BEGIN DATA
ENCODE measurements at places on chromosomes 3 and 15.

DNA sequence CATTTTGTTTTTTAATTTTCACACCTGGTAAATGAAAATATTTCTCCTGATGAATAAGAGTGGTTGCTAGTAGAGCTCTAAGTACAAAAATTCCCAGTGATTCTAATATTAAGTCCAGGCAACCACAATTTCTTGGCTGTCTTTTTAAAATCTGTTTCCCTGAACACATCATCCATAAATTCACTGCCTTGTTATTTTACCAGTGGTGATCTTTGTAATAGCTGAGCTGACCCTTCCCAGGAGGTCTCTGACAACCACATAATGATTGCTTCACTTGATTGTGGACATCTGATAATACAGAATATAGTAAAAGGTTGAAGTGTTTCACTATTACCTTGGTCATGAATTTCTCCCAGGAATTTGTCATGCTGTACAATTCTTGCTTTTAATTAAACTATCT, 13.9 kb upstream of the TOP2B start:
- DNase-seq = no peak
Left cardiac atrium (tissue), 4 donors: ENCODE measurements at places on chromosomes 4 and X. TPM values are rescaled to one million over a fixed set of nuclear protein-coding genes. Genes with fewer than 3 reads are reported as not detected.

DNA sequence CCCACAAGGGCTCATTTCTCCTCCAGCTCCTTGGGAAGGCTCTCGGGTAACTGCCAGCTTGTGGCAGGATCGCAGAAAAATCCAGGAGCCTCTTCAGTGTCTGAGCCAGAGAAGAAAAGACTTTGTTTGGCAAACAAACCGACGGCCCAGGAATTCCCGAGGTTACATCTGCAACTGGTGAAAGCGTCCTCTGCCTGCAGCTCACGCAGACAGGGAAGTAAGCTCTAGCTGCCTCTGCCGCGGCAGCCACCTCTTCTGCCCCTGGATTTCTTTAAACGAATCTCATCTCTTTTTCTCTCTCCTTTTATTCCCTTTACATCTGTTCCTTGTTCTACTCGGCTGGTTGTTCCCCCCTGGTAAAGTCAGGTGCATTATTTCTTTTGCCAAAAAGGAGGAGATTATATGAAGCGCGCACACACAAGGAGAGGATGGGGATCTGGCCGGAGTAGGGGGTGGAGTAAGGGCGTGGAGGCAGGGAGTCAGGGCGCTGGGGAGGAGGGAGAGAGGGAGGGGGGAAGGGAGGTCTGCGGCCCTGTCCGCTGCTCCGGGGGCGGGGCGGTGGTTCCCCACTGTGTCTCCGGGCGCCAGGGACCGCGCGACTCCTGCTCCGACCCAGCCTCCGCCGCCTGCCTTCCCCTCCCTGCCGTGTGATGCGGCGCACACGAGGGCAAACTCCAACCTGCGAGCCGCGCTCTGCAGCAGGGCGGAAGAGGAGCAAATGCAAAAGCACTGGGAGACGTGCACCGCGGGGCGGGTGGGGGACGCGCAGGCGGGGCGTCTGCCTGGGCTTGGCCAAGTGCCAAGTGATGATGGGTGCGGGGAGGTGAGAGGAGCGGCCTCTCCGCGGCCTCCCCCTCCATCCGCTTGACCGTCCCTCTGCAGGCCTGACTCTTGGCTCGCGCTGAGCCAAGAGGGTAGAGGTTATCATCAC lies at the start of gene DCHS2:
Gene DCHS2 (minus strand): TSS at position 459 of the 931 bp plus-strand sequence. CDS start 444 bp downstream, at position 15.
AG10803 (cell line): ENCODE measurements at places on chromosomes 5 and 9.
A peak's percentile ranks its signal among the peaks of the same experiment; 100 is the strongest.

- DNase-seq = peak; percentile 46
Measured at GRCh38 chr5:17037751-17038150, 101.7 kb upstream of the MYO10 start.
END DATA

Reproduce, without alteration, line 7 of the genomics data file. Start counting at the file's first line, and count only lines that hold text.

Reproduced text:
AG10803 (cell line): ENCODE measurements at places on chromosomes 5 and 9.